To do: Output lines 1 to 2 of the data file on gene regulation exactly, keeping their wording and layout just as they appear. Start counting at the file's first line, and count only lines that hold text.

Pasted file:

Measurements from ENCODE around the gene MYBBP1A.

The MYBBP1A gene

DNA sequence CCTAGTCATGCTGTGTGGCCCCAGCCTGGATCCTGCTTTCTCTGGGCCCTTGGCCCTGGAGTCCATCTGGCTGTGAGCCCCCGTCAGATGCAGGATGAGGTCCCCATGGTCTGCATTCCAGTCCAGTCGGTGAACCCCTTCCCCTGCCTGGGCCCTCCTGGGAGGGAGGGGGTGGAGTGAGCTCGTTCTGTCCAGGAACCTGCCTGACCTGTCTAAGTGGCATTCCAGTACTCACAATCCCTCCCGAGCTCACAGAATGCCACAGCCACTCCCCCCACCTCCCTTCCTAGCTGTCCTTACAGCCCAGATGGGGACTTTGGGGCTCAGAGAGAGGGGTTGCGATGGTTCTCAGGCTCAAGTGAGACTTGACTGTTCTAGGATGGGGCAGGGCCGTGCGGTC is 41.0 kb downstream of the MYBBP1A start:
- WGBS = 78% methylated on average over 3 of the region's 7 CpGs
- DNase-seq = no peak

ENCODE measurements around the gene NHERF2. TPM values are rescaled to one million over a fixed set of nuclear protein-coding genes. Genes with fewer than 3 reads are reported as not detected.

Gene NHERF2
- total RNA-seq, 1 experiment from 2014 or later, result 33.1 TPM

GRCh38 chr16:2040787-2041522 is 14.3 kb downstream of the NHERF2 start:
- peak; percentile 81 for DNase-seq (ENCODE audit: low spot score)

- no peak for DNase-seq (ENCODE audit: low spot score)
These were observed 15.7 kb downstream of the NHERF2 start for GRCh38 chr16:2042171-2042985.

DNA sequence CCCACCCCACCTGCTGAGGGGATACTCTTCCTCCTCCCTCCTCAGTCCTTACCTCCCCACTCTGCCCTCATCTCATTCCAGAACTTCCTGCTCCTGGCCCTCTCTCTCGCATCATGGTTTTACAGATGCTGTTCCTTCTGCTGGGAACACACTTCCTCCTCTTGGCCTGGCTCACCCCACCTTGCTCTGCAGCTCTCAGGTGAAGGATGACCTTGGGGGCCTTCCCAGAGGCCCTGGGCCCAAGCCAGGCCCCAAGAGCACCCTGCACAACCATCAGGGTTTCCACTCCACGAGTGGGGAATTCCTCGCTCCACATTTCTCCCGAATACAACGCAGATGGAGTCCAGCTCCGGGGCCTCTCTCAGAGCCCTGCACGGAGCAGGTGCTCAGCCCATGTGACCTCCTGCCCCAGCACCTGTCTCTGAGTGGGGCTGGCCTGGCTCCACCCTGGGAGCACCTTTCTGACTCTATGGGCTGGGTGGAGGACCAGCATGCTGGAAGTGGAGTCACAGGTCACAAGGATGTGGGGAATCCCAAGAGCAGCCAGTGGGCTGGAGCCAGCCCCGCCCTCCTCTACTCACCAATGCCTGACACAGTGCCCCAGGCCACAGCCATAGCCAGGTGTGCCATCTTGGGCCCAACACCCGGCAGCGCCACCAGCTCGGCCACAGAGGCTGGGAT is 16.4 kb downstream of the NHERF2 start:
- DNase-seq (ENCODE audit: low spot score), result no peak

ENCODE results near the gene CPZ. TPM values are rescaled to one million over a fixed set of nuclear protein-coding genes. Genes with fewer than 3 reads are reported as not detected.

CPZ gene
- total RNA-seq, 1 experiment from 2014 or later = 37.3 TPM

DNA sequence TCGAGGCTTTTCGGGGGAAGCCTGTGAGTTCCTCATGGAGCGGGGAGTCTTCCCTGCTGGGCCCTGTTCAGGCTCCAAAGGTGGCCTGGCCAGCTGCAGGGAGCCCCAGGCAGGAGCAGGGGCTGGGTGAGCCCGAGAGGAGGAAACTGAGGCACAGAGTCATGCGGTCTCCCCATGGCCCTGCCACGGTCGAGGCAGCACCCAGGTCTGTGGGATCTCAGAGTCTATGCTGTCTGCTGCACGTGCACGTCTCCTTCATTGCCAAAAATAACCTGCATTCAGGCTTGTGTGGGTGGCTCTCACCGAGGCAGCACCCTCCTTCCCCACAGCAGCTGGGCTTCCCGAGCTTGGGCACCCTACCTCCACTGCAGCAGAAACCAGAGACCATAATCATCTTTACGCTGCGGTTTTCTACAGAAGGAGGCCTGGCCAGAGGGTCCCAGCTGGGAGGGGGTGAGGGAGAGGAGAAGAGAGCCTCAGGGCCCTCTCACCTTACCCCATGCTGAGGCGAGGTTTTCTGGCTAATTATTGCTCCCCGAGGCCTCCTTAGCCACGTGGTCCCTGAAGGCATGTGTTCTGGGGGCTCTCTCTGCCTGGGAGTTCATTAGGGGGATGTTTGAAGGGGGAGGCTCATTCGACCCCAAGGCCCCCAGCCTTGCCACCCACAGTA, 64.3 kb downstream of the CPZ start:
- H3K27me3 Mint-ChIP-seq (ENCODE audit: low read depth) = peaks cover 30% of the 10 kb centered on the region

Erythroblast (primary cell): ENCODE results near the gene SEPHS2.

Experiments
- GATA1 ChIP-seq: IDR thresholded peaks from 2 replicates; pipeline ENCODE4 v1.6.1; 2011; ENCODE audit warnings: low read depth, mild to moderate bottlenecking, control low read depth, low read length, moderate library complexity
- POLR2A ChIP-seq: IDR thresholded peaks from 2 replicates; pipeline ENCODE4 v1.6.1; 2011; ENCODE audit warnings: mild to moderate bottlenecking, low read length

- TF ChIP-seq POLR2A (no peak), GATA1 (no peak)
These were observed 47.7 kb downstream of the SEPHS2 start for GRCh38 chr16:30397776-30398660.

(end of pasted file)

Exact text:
Measurements from ENCODE around the gene MYBBP1A.

The MYBBP1A gene